Oxford food cupboard looking for help after burglary
● By J. Chambless
Donna Moore points out where one of the air conditioning units used to sit outside the food bank.
By John Chambless
Burglars who stole air-conditioning units and a refrigerator from the Divine Sent Food Cupboard in Oxford last week did more than $20,000 in damage. But they also kicked a hole in the spirits of volunteers who help feed 685 needy families throughout the year.
Sometime in the early morning hours of June 8, a few determined burglars cut wires and removed two air-conditioning units that sat outside the metal building housing the food bank behind the Oxford Church of God on Barnsley Road. Then they pried open the metal siding on the back of the building, kicked through the drywall and stole a large stainless steel refrigerator. Before they left, they dumped 61 pounds of meat from one freezer onto the floor, leaving it to spoil before the burglary was discovered at about 9:30 a.m. on June 8.
On the morning of June 15, Donna Moore, the interim pastor of the church and the director of the food cupboard, was able to get some perspective on the damage, but that doesn't mean she's not still angry.
“I did pray for them,” she said of the burglars, who remain at large. “I was thankful there wasn't any more damage. We gather to pray every week before we open the food bank, and we did pray over them. But what's so bad is that I probably fed them at some point.”
Police estimate the scrap value of the aluminum would fetch about $150 for the thieves. They have alerted area scrap yards about the nature of the materials, and fingerprints were found at the scene. But in a building where so many volunteers and clients come and go, it may be a long road to charging anyone for the thefts.
Moore pointed out the boarded-up hole where the burglars kicked through the wall behind a bottom pantry shelf. Somehow, they found the one empty shelf on the back wall. If they had tried to break through anywhere else, they would have been faced with a heavy pile of canned goods. “One of the two heat pumps outside was newer, so they must not have known how to get it out,” Moore said. “The police found the instruction book out in the yard. They must have been reading about how to get the unit apart.”
In an adjoining room, the thieves wheeled out a large aluminum refrigerator and took the bottom grille off of a refrigerator next to it, trying to get at the condenser, but didn't seriously damage the second unit. They did, however, pull out boxes of meat that were inside and left them to spoil. “Just to be malicious,” Moore said. “Just to let it go to waste. I guess they were mad because they couldn't get to the condenser, so they left us a calling card.”
Also stolen was the monitor and printer for the office computer, as well as a microwave and an industrial-size fan. As a result, volunteers are going to be sweltering inside the metal building that now lacks any ventilation.
Without the missing refrigerator, deliveries of milk and eggs are being stored in the refrigerator in the basement of the nearby church, but it's not convenient for the volunteers or the families who come to the food cupboard for help.
“We had just agreed to put in a security system that was coming in Thursday,” Moore said. “It would have had cameras.” There are security cameras on the homes to the left and right of the church, and a neighbor reported that their dogs were barking at something on the night of the burglary. There was a van seen outside of the food pantry, and a description has been given to the police.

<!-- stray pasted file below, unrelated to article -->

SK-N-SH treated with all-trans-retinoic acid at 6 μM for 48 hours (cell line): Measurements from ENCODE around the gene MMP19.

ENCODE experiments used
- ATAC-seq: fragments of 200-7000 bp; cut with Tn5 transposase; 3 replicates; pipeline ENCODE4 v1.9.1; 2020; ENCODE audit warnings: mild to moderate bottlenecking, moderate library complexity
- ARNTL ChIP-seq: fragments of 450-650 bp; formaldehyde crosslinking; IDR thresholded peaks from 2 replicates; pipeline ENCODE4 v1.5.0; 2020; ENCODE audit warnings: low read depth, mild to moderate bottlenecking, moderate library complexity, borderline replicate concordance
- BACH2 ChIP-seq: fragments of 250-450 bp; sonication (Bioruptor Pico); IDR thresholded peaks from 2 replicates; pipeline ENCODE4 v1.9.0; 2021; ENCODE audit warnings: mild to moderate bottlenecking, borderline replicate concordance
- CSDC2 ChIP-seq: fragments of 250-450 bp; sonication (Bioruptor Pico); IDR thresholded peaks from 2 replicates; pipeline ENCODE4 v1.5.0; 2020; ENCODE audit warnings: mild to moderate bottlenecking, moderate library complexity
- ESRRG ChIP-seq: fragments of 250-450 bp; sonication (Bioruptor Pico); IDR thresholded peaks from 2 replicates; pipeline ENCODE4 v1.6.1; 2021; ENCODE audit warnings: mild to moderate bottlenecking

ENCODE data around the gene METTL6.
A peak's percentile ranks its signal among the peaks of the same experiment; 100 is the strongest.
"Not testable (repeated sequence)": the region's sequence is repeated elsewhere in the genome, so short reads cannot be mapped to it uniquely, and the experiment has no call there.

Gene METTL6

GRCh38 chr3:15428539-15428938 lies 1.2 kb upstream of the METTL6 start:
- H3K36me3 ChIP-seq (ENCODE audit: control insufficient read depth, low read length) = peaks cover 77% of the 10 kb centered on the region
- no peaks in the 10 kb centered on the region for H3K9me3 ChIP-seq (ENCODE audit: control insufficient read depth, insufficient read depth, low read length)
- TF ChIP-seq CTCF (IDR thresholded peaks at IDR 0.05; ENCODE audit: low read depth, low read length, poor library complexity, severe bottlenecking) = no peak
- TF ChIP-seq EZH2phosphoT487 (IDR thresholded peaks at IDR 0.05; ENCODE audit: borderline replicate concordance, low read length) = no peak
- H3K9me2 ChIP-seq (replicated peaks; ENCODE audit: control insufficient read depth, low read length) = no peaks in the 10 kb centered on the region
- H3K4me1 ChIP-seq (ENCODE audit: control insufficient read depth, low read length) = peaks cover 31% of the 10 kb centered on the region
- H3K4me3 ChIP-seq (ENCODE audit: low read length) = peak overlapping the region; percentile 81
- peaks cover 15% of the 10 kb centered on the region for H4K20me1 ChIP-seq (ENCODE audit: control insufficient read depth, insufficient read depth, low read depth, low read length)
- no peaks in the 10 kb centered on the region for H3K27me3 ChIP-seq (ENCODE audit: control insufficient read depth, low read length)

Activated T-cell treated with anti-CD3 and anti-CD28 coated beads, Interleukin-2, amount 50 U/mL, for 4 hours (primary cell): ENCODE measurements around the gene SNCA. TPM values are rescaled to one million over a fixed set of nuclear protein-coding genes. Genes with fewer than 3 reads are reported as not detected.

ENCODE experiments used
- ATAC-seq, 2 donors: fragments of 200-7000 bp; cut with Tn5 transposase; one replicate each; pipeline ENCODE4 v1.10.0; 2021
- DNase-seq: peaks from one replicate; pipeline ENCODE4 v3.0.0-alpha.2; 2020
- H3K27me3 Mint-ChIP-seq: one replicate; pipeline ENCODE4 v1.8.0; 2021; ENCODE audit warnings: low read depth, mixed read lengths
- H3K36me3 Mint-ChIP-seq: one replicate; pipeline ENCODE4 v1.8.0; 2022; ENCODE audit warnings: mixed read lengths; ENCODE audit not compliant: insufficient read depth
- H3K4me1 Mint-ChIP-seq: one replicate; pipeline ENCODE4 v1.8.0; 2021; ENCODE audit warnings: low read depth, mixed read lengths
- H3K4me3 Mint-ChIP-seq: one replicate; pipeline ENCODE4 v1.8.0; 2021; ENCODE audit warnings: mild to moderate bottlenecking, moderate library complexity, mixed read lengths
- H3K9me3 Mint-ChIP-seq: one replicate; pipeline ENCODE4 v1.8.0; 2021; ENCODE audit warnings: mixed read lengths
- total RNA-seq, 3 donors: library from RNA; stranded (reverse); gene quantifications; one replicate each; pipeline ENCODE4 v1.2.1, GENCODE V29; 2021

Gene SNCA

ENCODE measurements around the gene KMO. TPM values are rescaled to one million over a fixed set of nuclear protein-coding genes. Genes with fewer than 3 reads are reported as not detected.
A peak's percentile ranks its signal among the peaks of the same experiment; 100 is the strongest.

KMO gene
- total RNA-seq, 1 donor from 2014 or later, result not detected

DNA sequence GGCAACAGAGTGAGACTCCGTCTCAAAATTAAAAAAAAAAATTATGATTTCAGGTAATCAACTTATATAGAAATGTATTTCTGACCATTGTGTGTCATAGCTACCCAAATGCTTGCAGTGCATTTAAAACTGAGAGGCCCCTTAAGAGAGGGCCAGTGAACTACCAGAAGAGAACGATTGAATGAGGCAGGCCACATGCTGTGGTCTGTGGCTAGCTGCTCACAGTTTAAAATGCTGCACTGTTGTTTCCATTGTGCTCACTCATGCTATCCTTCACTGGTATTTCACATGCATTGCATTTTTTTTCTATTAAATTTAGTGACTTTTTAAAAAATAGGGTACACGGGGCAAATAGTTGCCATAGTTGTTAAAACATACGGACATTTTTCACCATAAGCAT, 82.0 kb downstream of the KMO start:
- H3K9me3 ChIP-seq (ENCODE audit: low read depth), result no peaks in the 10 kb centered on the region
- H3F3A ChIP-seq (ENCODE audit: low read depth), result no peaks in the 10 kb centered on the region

“They also tried to get into the church,” Moore said. “They tore up the church's air conditioner, cut the wires. They couldn't get around a security wire that was on the AC unit. If they'd cut another quarter-inch, they would have electrocuted themselves. But they did mess up the wiring in the church and blew out the church computer. It cost $1,500 just to fix the AC so they could have service on Wednesday. That's not even counting the electrical work.”
Moore isn't sure if insurance will cover any of the $20,000 loss to the pantry building since it is classified as an outbuilding. She'll find out this week. The building is only about a year old. The food pantry began in the church building in 2000, but soon outgrew the basement. The outbuilding has since been doubled in size, and still there is more need in the community, Moore said. “We were getting ready for a grand opening and dedication on July 11, but now that's on hold because we've got to do all the repairs.
“Our clients are very upset,” she said. “The ones who come in on Tuesday for service, when they realized what happened, it's like somebody died. It's distressing. And the congregation is not happy. There are a lot of elderly people, about 60 members, and they know how we've struggled.”
Last year, thieves stole a heat pump at the church building, costing $7,000 to replace. Now, this setback has Moore and the staff wondering where help will come from. She's asking the community for anything they can do – monetary support, volunteer repair work, or maybe even a donated refrigerator to get the food pantry back in business at peak levels.
“We're open two days a week for people to come through here, but we're on call seven days a week,” she said. “The day after the break-in, we opened for our clients. We'll keep going. But it's just sad. The police have been great about it. They were sorry we had such a mess. They're angry, too. They said whoever did this is going to need the air conditioning where they're going.”
Checks made payable to the Divine Sent Food Cupboard can be mailed to the Oxford Church of God, 198 Barnsley Rd., Oxford, PA 19363. Moore's phone number is 443-553-5587 and she welcomes any assistance.
To contact Staff Writer John Chambless, e-mail firstname.lastname@example.org.